Women In Sport Confront Gilgit-Baltistan's Cultural Anxieties

Women In Sport Confront Gilgit-Baltistan's Cultural Anxieties
Last month, the Government of Gilgit-Baltistan’s (GB) decision to organise a Women’s Sports Gala, a women-only event, stirred protests when a few politicians and certain local religious groups opposed it. They claimed that women’s sporting activities are against “our cultural and religious norms” since they spread ‘vulgarity.’ To manage the mounting pressure from these groups, the government renamed the event as GB Women’s Fair 2022. Apparently, the protestors were appeased temporarily but the question of women’s participation in sports – and by extension the role of women in public space – has been debated, which resulted in a polarised public opinion.

To begin with, one wonders, in the context of GB what does the term ‘culture’ imply? Does GB have a uniform culture or is it comprised of multiple cultures? Why only women’s acts like sporting provoke some cultural norms? Why are the cultural values not invoked when men commit crimes such as murder and rape or demonstrate anti-social behaviours like robbery and fraud?

These questions invite a brief survey of GB’s cultural landscape in contemporary times, as well as historically, to situate the current debate of cultural confusion.

Today, the society of GB is diverse in terms of cultural and religious orientations. Therefore, it is unwise to (re)present it in absolute terms, as if all communities in GB share exactly the same culture. Instead, it is important to highlight the existing cultural plurality that appears closer to the reality. Or in other words: in a culturally diverse society, it is crucial to pluralise our cultural discourses to avoid any misplaced essentialisations.

Historically, GB comprised of numerous local princely states that constructed their respective religio-cultural ethos. However, they roughly shared tribal social arrangements along with a dominant patriarchal mindset, where women usually could not enjoy an equal status. This cultural baggage has been handed down to latter generations and it still persists in the society. The patriarchal mentality continues to haunt women in GB even today.

After the disintegration of the princely states, GB was treated as a single administrative unit of Pakistan. At the time of such a political change, GB lacked in a cultural unanimity. Hence, the absence of a common cultural outlook created a void. That gap was gradually occupied by religious groups who then proclaimed themselves as definers and defenders of both religion and culture.

Later, their influence was further accentuated by some global and national developments such as the Afghan war and the Iranian revolution along with General Zia-ul-Haq’s policies of Islamisation. As a consequence, they imported strict religious narratives. These narratives came from competing religious factions along ideological fronts, but abetted each other on the role of women in the society. Thenceforth, women’s participation in the public realm has been excoriated through some religio-cultural idioms.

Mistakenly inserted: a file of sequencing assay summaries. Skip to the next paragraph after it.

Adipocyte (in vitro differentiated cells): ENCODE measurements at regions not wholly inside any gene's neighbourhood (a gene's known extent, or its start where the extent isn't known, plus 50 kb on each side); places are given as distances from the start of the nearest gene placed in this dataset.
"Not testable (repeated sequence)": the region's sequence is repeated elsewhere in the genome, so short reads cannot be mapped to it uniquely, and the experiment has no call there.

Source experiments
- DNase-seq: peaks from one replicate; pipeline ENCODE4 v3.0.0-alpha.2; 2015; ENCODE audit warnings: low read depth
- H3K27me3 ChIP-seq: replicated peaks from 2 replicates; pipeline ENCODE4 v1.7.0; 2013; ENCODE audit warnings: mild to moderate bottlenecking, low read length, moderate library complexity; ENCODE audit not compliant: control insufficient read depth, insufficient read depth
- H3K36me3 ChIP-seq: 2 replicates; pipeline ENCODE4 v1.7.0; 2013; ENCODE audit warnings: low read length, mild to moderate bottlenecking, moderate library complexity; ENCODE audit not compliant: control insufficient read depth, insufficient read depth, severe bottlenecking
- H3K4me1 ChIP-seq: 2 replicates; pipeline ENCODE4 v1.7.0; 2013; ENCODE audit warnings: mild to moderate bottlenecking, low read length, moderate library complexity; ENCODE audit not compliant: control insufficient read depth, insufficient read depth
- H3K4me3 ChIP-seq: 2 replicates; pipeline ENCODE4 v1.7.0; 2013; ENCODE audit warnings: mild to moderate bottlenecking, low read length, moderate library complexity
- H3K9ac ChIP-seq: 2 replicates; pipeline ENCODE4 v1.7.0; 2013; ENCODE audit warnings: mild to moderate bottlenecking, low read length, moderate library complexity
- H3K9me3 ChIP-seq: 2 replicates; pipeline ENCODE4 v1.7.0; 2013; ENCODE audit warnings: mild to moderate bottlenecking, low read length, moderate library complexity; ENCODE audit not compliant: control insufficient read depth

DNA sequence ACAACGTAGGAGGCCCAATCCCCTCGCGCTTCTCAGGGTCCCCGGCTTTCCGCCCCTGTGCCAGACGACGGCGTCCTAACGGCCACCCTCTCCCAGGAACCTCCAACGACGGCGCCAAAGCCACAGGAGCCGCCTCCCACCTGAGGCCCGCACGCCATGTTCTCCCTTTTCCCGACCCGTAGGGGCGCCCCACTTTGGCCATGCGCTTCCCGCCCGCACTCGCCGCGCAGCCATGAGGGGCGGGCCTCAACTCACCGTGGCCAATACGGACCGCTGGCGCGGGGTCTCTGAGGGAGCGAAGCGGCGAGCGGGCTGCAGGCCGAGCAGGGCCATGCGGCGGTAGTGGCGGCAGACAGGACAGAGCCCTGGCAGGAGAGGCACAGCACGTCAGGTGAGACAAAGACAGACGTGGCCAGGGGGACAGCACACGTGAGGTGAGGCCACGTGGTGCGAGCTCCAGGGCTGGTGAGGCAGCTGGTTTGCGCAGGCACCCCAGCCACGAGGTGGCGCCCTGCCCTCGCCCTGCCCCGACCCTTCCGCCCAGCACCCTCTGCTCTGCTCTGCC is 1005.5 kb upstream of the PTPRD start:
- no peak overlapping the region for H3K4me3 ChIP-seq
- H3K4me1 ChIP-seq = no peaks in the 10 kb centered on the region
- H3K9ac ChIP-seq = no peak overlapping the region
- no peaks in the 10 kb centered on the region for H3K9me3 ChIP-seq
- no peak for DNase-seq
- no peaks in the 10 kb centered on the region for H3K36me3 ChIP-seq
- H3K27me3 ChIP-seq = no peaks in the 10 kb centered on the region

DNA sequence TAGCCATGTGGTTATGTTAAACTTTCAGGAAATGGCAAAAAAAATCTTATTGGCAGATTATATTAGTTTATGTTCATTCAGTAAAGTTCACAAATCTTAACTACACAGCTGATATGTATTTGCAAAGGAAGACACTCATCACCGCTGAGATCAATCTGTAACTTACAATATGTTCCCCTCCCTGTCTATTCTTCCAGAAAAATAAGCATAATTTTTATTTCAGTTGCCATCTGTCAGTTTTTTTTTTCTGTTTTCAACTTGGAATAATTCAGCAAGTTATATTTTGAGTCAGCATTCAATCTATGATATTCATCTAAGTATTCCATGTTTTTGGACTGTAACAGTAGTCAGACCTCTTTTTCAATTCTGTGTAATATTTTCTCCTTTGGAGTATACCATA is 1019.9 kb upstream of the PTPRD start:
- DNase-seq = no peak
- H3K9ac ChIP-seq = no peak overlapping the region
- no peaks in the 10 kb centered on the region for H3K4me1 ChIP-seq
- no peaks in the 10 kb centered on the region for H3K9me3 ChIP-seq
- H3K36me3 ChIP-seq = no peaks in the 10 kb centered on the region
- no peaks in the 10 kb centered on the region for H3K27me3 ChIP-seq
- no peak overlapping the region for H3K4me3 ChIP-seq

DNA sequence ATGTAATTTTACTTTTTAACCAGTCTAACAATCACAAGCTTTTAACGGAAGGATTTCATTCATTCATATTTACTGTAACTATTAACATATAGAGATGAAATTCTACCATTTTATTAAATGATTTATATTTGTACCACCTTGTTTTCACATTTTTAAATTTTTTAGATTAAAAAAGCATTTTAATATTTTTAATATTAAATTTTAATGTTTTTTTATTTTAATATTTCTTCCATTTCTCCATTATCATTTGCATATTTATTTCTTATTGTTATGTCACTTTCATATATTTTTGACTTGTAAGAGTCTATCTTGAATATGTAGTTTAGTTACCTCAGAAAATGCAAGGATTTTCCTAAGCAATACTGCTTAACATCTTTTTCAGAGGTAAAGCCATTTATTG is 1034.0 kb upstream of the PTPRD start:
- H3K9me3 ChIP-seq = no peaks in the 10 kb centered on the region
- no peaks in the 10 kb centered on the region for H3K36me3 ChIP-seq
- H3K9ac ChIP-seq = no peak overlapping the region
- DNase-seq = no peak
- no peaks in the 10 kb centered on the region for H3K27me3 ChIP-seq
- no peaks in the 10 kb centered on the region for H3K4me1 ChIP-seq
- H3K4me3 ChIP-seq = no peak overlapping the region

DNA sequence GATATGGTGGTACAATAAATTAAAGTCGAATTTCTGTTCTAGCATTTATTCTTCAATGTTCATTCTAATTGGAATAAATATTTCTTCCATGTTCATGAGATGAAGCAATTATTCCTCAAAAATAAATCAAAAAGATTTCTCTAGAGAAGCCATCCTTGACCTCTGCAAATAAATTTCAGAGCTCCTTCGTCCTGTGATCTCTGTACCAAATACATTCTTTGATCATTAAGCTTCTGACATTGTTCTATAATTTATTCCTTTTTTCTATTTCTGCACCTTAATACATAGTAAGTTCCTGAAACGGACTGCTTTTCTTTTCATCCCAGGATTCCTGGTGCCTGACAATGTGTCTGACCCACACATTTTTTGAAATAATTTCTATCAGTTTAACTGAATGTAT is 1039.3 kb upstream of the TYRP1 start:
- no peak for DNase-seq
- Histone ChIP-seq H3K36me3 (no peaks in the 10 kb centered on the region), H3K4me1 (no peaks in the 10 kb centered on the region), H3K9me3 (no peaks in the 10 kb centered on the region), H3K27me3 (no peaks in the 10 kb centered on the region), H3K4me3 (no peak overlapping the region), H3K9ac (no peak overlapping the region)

Formerly, the conservative and misogynist elements in GB disapproved of women’s education by equating it with spreading ‘vulgarity.’ However, women did not give up on their dreams. Similarly, the precarious cultural norms were shaken when the educated women in GB entered professional arenas in different fields. Now, the same mantra of ‘spreading vulgarity’ is repeated when women come out to participate in sports.

In effect, neither did the previous intimidation stop women in many parts of GB from pursuing their dreams, nor will the current protests hinder them from participating in healthy activities in the long run.

Most importantly, an unnecessary use of religion mixed with cultural seasoning makes a toxic blend against women in GB. This should be avoided since it tends to create a sense of contempt among women for their religio-cultural institutions. As a result, women may become alienated from their societies. The feeling of alienation may cause unsettling anxieties and depression that disrupts belongingness and social relationships. This tendency is seen as a major contributor to the rising rate of suicides in GB. Therefore, let us reevaluate our cultural and religious discourses that hamper our efforts of creating an egalitarian future. Undoubtedly, such a healthy future demands women’s active participation in social processes and useful contributions to the common good.

Thus, it is urgent to reflect on the cultural structures in order to reinvent ourselves according to the changing conditions. The absence of critical reflection creates what William Fielding Ogburn calls “cultural lag”—an unequal rate of change between material and immaterial culture. Like other parts of Pakistan, in GB, the material culture has witnessed dramatic changes whereas the immaterial culture has lagged far behind. Paradoxically, people in GB generally prefer updated technology but they do not bother to update their tribo-patriarchal mindset in order to make their existence and surroundings more meaningful.

This disturbing mismatch between different parts of culture causes cultural anxieties that harm social inclusivity and progress in GB.